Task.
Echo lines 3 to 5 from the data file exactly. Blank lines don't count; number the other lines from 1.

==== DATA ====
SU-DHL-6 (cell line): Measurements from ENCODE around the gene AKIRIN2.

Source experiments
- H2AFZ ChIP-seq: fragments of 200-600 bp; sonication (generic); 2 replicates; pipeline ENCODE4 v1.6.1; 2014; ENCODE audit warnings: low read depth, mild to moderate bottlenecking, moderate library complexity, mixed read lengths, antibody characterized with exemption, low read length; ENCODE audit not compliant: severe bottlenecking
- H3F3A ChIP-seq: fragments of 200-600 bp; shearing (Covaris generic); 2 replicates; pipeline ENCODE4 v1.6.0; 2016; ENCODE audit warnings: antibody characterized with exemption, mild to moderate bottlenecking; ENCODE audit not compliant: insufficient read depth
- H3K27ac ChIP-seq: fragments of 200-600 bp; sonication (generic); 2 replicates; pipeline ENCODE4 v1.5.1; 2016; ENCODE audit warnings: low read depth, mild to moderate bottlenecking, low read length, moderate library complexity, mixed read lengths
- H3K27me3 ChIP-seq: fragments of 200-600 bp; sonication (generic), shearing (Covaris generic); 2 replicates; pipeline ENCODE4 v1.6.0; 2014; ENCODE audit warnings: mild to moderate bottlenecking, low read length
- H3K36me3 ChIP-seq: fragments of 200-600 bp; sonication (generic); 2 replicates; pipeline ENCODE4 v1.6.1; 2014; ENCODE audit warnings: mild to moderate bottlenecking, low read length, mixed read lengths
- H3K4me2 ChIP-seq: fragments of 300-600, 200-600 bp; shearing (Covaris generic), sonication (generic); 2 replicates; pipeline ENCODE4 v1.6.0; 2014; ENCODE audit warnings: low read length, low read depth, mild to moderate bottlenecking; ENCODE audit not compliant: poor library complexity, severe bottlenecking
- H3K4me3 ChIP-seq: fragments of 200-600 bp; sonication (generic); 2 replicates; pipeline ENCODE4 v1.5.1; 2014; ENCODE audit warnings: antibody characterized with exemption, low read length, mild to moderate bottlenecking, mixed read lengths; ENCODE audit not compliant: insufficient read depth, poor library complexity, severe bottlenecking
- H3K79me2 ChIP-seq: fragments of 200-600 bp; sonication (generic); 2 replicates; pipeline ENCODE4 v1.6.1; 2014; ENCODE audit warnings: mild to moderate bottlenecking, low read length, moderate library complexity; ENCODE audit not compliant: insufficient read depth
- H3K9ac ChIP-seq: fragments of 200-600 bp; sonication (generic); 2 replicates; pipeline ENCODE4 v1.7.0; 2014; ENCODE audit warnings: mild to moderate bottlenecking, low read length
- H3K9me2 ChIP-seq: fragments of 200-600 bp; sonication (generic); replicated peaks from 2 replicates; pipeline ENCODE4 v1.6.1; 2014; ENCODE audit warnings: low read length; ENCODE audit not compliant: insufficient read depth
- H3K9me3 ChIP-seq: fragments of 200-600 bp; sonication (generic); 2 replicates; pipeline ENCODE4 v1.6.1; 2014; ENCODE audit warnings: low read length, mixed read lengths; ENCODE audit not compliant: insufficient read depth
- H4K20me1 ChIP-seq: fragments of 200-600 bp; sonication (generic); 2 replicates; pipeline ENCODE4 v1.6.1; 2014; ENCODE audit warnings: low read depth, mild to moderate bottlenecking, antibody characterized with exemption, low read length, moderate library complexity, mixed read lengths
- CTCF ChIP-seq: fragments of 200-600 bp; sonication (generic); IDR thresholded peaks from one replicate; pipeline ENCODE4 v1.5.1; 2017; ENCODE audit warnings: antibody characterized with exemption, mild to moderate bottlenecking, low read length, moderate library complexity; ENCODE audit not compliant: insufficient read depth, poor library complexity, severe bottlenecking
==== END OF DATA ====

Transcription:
- H2AFZ ChIP-seq: fragments of 200-600 bp; sonication (generic); 2 replicates; pipeline ENCODE4 v1.6.1; 2014; ENCODE audit warnings: low read depth, mild to moderate bottlenecking, moderate library complexity, mixed read lengths, antibody characterized with exemption, low read length; ENCODE audit not compliant: severe bottlenecking
- H3F3A ChIP-seq: fragments of 200-600 bp; shearing (Covaris generic); 2 replicates; pipeline ENCODE4 v1.6.0; 2016; ENCODE audit warnings: antibody characterized with exemption, mild to moderate bottlenecking; ENCODE audit not compliant: insufficient read depth
- H3K27ac ChIP-seq: fragments of 200-600 bp; sonication (generic); 2 replicates; pipeline ENCODE4 v1.5.1; 2016; ENCODE audit warnings: low read depth, mild to moderate bottlenecking, low read length, moderate library complexity, mixed read lengths